The New Creation, an Easter Meditation Reply

The new creation sharpened 11X14 with copy right

Alison Batley Stone, “The New Creation,” collagraph and intaglio print

“The New Creation,” a collagraph and intaglio print, is a meditation on the whole of salvation history, which we are called to reflect upon at Easter. The six days of creation are illustrated in a womb like structure surrounding the central figures. In the Genesis narrative, the Tree of Life was placed in the center of the Garden of Eden, where Adam and Eve had open access to this vital fruit. Instead, they chose to partake of the forbidden fruit from the Tree of the Knowledge of Good and Evil, bringing about their expulsion and death. Man and woman became trapped within this spoiled produce, losing their communion with God, themselves, each other, and all of creation. More…

An Ancient Homily on Holy Saturday Reply

Today,  we accompany the Blessed Virgin Mother in her grief over the loss of her innocent son, as she looks back over his life and ponders all those treasures she held deeply in her heart. In turn, Mary accompanies us, and teaches us to reflect on and appreciate the graces our Lord won for us through his sacrifice on the cross.

In today’s Office of Readings from the Liturgy of the Hours, the Church meditates on a renowned Ancient Homily, whose anonymous author presents these great mysteries of our faith as a dialogue between Jesus Christ, who has descended to the dead, and Adam, who he calls forth to join him in paradise.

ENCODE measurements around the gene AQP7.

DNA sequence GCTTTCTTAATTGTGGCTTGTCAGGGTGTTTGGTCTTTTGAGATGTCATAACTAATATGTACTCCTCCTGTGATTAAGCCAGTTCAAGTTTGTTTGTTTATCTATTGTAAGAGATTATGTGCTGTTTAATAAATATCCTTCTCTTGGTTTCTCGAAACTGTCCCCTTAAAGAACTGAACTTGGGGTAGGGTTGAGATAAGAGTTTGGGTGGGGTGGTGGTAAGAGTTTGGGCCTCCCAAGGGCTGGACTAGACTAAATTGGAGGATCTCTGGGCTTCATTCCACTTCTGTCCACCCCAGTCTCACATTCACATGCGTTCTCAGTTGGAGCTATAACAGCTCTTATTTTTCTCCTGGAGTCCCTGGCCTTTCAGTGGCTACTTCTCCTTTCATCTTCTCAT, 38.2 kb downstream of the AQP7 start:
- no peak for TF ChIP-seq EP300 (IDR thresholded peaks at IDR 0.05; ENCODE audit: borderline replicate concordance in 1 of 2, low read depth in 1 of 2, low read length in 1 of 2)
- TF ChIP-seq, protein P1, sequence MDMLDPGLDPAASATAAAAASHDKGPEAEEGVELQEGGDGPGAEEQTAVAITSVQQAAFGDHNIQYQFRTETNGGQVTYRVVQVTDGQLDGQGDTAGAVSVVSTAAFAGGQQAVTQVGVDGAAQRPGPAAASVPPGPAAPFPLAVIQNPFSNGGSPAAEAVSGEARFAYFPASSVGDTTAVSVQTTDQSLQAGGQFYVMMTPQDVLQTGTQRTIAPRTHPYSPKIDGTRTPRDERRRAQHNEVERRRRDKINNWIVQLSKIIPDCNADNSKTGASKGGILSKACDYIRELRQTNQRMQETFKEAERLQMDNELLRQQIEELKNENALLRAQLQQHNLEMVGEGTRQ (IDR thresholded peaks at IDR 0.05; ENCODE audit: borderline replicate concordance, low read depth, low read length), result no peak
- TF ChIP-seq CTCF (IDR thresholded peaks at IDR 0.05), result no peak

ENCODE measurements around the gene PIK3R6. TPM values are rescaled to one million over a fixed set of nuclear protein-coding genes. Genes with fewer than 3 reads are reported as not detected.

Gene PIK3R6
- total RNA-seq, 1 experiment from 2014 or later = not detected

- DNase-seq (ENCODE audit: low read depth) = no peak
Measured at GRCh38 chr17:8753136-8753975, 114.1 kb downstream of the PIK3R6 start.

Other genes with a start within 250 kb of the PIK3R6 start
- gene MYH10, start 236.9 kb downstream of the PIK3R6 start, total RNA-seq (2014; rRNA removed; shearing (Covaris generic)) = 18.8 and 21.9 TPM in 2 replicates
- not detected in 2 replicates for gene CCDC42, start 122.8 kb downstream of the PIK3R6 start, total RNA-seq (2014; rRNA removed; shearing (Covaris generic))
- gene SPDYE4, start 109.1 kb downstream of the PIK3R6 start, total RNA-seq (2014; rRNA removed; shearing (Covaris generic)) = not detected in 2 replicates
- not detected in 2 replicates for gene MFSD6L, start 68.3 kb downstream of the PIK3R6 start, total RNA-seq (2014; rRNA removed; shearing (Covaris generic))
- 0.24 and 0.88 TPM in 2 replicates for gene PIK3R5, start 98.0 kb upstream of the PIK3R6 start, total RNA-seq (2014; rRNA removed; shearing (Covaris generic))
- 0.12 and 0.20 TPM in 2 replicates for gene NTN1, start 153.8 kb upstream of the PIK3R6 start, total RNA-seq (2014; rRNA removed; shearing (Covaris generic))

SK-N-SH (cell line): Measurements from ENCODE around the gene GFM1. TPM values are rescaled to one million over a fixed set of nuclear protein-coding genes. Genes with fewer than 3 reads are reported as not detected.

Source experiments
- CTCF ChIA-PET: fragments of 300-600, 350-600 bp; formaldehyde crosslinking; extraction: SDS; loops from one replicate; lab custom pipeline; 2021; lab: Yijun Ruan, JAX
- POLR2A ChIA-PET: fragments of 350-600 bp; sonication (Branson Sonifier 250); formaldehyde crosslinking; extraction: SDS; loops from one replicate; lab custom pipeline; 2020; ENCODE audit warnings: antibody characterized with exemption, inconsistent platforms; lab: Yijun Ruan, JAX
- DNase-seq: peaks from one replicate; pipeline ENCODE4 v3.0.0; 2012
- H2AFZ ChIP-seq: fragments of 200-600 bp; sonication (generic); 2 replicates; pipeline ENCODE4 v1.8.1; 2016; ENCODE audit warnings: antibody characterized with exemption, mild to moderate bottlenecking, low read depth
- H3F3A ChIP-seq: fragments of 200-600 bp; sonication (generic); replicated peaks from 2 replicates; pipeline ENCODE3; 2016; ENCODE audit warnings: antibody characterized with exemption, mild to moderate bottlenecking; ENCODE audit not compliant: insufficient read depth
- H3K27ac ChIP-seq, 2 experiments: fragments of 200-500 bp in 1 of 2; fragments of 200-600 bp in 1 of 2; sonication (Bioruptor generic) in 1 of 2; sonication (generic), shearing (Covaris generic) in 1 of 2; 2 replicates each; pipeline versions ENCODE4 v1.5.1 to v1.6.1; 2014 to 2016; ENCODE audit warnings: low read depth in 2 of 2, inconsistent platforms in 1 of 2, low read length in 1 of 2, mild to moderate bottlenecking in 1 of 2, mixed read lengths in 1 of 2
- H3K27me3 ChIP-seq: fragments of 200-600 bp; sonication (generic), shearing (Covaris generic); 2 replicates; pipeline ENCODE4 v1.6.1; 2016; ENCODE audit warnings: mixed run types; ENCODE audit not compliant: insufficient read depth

Here is a video that contains the entire homily accompanied by beautiful artworks to illustrate these sacred mysteries of our faith and the great gift that Jesus Christ won for us on this day. The full text of the homily is also included below. More…

Five Ways to Live the Liturgy through the Readings during Holy Week Reply

For me the most beautiful liturgical time of the year has always been Holy Week. Through the readings at daily Mass I can relive the unfolding drama of Christ’s Passion leading up to the climax of the Cross. Then after pondering those events in my heart outside the tomb on Holy Saturday, I awaken with deeper joy at the Resurrection on Easter Sunday.

Every year, although it’s the same story, I find myself accompanying Christ differently, depending on where I am in my own journey at the time, and how God speaks to me through the liturgy. I find he never stops speaking to me and revealing himself to me in different ways. This year, with the circumstances we’re living, I’m expecting Christ to reveal something great, More…

Jesus and You: The Raising of Lazarus from the Dead 2

Today’s meditation on the Raising of Lazarus (John 11) is the last post in my series on the scrutinies, which began with the Third Sunday of Lent. I recommend reading the first post in the series, “What are the scrutinies?” before reading this one.

Meditation for the Fifth Sunday of Lent: the Third Scrutiny

Over the last two weeks, you were invited to place yourself in the shoes of a beloved soul, who had a unique encounter with Christ: two weeks ago, it was the Samaritan Woman at the Well; last week, the Man Born Blind. It is possible for you to do this, because you are the beloved soul in Christ’s eyes. It is he who invites you to this encounter. More…

Why Does God Allow It? Reply

Reflection on the Readings for the Fifth Sunday of Lent

I went down into the countries underneath the earth, to the peoples of the past. But you lifted my life from the pit, Yahweh, my God.
(Jonah 2:7, The Jerusalem Bible (1966), English Translation, J.R.R. Tolkien)